As critic, Brett McInelly, suggests in his article, “Expanding Empires, Expanding Selves: Colonialism, The Novel, and ‘Robinson Crusoe,’” Daniel Defoe’s Robinson Crusoe reveals the globe’s limitlessness that “can produce close self-reflection of a kind not easy to achieve in ‘civilized’ society.”  He explains that Crusoe’s self-perception expands as he travels farther away from England, claiming that the focus on the individual stemmed from the empire’s influence on the novel. However, I argue that Crusoe’s self is not expanding, but rather further limits itself to colonialism.

McInelly explains that Crusoe stands as “a seemingly stable and coherent subject in the wake of, what is for him, an expanding empire,” adding that British self-confidence is the outlook colonialism necessitates. Crusoe’s solitude on the island strengthens his self-awareness, since there’s an evident focus on survival. One doesn’t need to look far from the title page, “The Life and Adventures of Robinson Crusoe,” to see that it’s invidualistic. The page declares that he’s the author of his own “Life and Adventures.” “Writer” of his life can translate to master or Colonialist. Right from the start, Defoe uses the word “I,” which tells us it is autobiographical. Later on, we begin to read Crusoe’s personal entries after he had secured paper, pen, and ink from the shipwreck. He gives “some little Account of my self, and of my Thoughts about Living” (51) by continuously reporting both his time on the island and writing down his activities in his journal. Crusoe’s self-reflection is undeniable, but that doesn’t mean his selfhood is expanding. His superiority as a White man allows him to reflect. It’s not his mastery of self-reflection that empowers him.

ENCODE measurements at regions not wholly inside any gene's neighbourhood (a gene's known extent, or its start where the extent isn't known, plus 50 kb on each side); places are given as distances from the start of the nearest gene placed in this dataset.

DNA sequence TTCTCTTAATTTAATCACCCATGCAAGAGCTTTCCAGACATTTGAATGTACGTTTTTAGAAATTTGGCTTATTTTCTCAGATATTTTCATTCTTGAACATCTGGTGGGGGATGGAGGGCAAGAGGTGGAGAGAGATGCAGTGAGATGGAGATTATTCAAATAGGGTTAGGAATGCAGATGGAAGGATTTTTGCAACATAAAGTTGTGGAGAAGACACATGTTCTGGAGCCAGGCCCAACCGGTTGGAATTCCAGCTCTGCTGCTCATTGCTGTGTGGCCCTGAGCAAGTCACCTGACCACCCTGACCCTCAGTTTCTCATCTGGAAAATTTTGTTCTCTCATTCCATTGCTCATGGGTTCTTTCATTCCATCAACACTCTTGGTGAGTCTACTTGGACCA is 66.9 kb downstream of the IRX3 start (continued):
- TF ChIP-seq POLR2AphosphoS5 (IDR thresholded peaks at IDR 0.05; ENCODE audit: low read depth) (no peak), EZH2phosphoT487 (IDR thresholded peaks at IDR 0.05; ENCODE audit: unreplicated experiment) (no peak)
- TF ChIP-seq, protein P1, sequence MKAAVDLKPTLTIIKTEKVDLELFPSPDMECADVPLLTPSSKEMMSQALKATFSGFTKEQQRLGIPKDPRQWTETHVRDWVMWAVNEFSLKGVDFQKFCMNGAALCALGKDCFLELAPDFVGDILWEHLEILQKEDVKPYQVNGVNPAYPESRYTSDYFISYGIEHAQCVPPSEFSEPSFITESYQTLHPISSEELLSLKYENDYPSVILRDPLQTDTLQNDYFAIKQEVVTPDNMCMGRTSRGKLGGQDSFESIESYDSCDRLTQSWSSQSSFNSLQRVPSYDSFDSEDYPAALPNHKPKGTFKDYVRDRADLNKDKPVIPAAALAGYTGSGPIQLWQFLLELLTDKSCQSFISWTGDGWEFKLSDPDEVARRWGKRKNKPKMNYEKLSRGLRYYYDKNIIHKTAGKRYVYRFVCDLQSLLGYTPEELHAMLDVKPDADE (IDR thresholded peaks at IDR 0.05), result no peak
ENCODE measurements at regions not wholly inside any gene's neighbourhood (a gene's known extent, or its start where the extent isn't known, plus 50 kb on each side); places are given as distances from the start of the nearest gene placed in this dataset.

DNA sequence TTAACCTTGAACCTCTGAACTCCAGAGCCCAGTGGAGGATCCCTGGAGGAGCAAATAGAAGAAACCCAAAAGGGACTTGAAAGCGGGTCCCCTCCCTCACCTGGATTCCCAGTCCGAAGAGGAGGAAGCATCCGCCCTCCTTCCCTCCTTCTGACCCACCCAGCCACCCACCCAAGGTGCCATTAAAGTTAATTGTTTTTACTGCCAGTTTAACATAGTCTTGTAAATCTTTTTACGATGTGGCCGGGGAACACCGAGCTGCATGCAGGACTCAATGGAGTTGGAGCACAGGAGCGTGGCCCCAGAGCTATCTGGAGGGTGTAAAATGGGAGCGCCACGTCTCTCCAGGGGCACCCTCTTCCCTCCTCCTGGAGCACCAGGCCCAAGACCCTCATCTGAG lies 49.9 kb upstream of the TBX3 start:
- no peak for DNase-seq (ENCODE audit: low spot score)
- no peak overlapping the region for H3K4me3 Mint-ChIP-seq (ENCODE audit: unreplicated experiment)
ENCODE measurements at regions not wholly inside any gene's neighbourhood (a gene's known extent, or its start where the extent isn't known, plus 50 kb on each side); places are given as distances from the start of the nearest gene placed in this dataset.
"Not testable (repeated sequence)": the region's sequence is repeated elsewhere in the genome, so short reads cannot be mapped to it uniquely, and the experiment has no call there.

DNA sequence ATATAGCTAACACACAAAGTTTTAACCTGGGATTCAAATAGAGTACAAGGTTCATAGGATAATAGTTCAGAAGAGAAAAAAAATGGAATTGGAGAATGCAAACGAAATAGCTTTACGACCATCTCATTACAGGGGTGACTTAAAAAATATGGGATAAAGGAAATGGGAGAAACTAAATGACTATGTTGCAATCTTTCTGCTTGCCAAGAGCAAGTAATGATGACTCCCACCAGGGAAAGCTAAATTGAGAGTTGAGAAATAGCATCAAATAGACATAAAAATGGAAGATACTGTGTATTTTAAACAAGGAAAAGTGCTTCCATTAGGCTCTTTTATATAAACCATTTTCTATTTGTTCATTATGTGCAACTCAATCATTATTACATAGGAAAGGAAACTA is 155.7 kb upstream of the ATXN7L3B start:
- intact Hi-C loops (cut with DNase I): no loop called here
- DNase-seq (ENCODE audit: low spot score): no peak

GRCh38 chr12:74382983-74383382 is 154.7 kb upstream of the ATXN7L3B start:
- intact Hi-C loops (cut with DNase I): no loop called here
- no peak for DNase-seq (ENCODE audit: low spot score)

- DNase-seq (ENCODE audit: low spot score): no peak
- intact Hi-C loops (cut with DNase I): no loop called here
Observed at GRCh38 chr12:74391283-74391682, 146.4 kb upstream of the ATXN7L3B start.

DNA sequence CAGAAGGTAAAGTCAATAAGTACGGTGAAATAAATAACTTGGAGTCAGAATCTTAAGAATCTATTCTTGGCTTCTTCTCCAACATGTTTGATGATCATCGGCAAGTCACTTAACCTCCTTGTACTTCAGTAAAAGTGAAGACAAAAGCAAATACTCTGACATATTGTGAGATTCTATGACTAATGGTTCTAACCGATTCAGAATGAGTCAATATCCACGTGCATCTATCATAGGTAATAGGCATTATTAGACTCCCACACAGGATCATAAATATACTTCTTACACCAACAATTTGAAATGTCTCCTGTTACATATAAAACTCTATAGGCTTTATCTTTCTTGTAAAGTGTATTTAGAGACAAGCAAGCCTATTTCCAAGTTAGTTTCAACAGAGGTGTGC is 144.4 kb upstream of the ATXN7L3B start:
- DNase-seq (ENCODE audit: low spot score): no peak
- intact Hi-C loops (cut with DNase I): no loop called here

To further prove my point, when he finds himself stranded on an island afflicted with cannibals, Crusoe imagines himself “Lord of the whole Mannor; or if I pleas’d, I might call my self King, or Emperor over the whole Country which I had possession of” (128)— instead of showing fear because superior nature is instilled in him. At one point, when he begins to lose that power, Crusoe feels the need to teach his parrot— his only companion— to say, “Poor Robinson Crusoe! Where are you? Where have you been? How come you here?” (Defoe 143). He trains the bird in an act of desolation, which is in no way an expansion of self, but rather an act of self-help to regain the power he lost. He lets the bird call him “poor” in a bewailing tone without showing his unhappiness because he can’t let his “British self-assurance” diminish. Yet, the parrot’s words are Crusoe’s words, so he is pitying himself. His identity is therefore limited to colonialism. Soon after, we also see a shift when Friday, the Caribbean native, Crusoe saved “willingly submits to his white savior” as he “makes ‘all the Signs … of Subjection, Servitude, and Submission’ (206),” McInelly says.  Crusoe teaches Friday to call him master before any other word, which reveals a need for power to retain selfhood. As McInelly says, Friday’s “mimicry of Crusoe reinforces Crusoe’s belief in the superiority of his religion, culture, and social and political values.” Crusoe becomes an authority and is even considered a God.

McInelly claims that Crusoe mastered himself to master his situation and refashion “a world to his liking—a decisively colonial act,” but I disagree— as his identity is actually determined by and clearly limited to colonialism.

Life without “curiosity or terror” in Northanger Abbey

Through her narrative order and satirical imagery in Northanger Abbey, Jane Austen teaches readers how to become one with reality, as her main character contemplates the “natural evil” of human beings— no longer enthralled in imagination. This lesson for readers of the eighteenth century is meant to stop “Curiosity or terror” (156) of the Gothic novel that Catherine enjoys from taking them away from the real-life challenges they face.